Bibliophile|Jane Mount
Bibliophile : An Illustrated Miscellany (Book for Writers, Book Lovers Miscellany with Booklist)
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Searching for perfect book lovers gifts? Rejoice Bibliophile: An Illustrated Miscellany, is a love letter to all things bookish. Author Jane Mount brings literary people, places, and things to life through her signature and vibrant illustrations. It's a must-have for every book collection, and makes a wonderful literary gift for book lovers, writers, and more.

Readers of Jane Mount's Bibliophile will delight in:

  • Touring the world's most beautiful bookstores
  • Testing their knowledge of the written word with quizzes
  • Finding their next great read in lovingly curated stacks of books
  • Sampling the most famous fictional meals
  • Peeking inside the workspaces of their favorite authors

A source of endless inspiration, literary facts and recommendations: Bibliophile is pure bookish joy and sure to enchant book clubbers, English majors, poetry devotees, aspiring writers, and any and all who identify as book lovers.

If you have read or own: I'd Rather Be Reading: The Delights and Dilemmas of the Reading Life; The Written World: The Power of Stories to Shape People, History, and Civilization; or How to Read Literature Like a Professor: A Lively and Entertaining Guide to Reading Between the Lines; then you will want to read and own Jane Mount's Bibliophile.


  • ISBN-13: 9781452167237
  • ISBN-10: 1452167230
  • Publisher: Chronicle Books
  • Publish Date: September 2018
  • Dimensions: 9 x 7.6 x 1 inches
  • Shipping Weight: 1.9 pounds
  • Page Count: 224

For library dwellers and book hoarders

The shelves are brimming with extra-special titles for bibliophiles. If there’s a discerning reader on your gift list, check out our must-have recommendations below. Here’s to a very literary holiday!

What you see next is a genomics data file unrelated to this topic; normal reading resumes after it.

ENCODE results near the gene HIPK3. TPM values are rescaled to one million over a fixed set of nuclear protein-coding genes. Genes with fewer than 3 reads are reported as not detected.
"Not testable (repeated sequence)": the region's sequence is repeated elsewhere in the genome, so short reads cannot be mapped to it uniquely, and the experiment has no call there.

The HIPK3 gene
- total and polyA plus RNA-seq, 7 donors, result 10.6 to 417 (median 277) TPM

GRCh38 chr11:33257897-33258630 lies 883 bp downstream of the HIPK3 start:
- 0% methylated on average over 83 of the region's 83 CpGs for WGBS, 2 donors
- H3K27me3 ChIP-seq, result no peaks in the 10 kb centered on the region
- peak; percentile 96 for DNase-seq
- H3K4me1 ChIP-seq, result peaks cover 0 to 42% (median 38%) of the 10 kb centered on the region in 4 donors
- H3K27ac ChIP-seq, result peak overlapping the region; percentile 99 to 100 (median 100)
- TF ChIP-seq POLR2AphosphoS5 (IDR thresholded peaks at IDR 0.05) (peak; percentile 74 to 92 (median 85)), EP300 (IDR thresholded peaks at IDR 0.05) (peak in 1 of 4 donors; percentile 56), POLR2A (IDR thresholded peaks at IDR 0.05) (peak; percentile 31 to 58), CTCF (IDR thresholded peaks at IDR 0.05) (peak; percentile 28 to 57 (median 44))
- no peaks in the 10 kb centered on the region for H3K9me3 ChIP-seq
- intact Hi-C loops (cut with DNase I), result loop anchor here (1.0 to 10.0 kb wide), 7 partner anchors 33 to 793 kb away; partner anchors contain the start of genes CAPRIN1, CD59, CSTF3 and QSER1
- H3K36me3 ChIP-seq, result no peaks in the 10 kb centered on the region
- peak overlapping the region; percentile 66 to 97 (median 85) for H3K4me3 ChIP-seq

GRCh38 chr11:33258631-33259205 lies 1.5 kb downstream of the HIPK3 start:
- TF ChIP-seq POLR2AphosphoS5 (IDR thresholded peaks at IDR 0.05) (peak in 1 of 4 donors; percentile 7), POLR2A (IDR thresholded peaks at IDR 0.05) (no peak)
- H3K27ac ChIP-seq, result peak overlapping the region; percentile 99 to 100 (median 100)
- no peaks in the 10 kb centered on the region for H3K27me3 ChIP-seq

Poets and novelists can be solitary souls, but as Alison Nastasi reveals in Writers and Their Cats, they often have a rare appreciation for pets, especially of the feline variety. Featuring photos of 45 famous authors and their cat sidekicks, Nastasi’s purrrfectly charming book is filled with surprises, including a picture of a kitten-covered Stephen King. Sensational shots capture Alice Walker, Neil Gaiman, Gillian Flynn, Haruki Murakami and other beloved authors with cats at writing desks, in libraries and cozied up on sofas.

For the writer, what’s the allure of le chat? According to Nastasi, “The cat represents traits most appealing to the creative personality—qualities like mystery, cleverness, fearlessness, unpredictability, and sensuality.” Her book is catnip for literature lovers and an extraordinary celebration of kindred spirits.

© Underwood & Underwood / New York Times. Courtesy Wikimedia Commons. From Writers and Their Cats by Alison Nastasi, published by Chronicle.


Author Viv Groskop takes heart from the tales of Tolstoy, Chekhov and Pushkin in The Anna Karenina Fix: Life Lessons from Russian Literature and looks at the morals and messages that can be gleaned from the masters’ works. With insight and humor, she examines 11 books and plays, revealing how her own experiences have been informed by timeless titles such as Dr. Zhivago, The Master and Margarita and War and Peace.